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Urban Bay Pollution On The Rise

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Oysters are a sign of bay health - they are only at 1 percent of historical levels. Oysters are threatened by disease, but also sediment pollution.
Sabri Ben-Achour
Oysters are a sign of bay health - they are only at 1 percent of historical levels. Oysters are threatened by disease, but also sediment pollution.

By Sabri Ben-Achour

Scientists say the Chesapeake Bay is showing signs of improvement, though pollution remains a serious problem. More and more of that pollution is coming from urban areas.

There are two bright spots in the bay: more crabs than seen in decades and aquatic grasses are spreading. Neither are at healthy levels but they're better than before. But only 12 percent of the Chesapeake Bay has enough oxygen for healthy life, according to the Chesapeake Bay Program. One major reason - pollution in the form of nitrogen, phosphorous, and sediment. Richard Batuik, Associate Director of Science for the Program, explains the connection.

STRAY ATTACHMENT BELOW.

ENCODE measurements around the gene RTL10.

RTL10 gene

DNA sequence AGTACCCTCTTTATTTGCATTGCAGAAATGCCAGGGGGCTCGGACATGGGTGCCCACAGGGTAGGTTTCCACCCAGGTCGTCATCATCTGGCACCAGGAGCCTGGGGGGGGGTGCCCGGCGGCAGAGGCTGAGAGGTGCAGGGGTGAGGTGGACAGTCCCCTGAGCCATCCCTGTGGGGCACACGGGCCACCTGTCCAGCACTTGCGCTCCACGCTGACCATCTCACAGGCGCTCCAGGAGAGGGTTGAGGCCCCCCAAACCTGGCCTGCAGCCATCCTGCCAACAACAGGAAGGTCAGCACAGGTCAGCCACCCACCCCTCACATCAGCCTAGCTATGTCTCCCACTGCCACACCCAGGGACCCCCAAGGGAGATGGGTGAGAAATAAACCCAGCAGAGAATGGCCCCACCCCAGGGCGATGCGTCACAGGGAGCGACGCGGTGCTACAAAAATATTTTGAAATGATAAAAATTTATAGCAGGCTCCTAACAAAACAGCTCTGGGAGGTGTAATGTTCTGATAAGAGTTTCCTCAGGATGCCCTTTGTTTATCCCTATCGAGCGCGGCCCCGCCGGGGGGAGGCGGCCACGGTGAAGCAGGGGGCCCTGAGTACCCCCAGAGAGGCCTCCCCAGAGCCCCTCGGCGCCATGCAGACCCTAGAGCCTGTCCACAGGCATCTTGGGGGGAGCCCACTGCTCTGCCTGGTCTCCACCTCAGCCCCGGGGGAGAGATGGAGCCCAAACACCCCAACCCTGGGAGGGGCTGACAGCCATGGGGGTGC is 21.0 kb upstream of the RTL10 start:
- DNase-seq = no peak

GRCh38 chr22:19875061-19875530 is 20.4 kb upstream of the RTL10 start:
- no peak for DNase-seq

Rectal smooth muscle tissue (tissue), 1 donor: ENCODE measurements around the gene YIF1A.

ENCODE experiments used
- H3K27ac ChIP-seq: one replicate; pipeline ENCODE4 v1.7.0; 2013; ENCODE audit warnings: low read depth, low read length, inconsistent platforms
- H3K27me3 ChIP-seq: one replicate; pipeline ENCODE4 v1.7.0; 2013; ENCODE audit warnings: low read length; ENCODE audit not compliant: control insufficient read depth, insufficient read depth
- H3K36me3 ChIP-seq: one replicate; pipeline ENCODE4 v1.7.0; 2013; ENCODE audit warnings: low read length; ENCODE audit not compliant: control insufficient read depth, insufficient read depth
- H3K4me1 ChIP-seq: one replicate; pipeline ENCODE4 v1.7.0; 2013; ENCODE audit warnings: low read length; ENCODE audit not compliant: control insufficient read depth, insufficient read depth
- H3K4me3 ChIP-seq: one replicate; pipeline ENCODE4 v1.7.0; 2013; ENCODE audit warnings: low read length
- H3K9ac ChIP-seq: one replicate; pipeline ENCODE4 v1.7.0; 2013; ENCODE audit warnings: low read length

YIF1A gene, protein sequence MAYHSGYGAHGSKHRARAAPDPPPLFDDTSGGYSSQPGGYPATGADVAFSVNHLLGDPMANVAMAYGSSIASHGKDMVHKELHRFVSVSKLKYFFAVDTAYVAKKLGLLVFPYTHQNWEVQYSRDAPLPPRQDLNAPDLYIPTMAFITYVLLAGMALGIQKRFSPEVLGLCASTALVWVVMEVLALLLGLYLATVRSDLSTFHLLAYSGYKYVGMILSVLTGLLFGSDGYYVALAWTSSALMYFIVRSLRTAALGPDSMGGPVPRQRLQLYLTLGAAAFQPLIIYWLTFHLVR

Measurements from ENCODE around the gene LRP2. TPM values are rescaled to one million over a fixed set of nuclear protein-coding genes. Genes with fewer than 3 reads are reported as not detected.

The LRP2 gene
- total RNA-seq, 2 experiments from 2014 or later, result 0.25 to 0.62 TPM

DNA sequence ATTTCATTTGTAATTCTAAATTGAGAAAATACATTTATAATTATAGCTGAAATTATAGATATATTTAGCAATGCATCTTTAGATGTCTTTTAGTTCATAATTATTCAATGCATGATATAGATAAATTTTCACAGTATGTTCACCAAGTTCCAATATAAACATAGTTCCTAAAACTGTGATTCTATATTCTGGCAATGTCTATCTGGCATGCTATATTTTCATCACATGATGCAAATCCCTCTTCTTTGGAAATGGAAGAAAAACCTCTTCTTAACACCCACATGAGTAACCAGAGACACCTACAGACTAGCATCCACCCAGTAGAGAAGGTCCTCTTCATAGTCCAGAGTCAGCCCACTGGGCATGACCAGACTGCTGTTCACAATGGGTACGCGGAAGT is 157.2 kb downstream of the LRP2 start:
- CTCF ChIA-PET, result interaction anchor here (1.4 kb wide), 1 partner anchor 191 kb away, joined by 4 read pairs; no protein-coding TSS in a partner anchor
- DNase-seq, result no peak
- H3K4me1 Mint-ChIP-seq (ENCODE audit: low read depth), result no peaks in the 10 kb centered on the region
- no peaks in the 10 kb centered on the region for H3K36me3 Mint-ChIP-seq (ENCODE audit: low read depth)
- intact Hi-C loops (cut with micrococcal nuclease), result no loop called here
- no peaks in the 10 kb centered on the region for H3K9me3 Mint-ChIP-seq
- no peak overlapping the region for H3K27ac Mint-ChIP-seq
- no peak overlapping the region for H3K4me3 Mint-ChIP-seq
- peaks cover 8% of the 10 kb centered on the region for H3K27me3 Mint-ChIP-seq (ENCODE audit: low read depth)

"That excess pollution goes in there creates algae, that algae dies off, and as it decomposes it robs oxygen out of the water column," says Batuik.

One big contributor is all the pavement that multiplies as our region grows. Nitrous oxides and ammonia from air pollution are deposited on parking lots and roads. When it rains, they're shunted into the rivers instead of getting filtered through the soil. Another major source of urban pollution is fertilizer.

"The millions and millions of acres of back yards, front yards that people want to put a lot of fertilizer on spring fall summer," he says.

Scientists say that of all the myriad sources of pollution going into the bay, urban sources are the only ones that are increasing.

You can learn more about the Chesapeake Bay's health here

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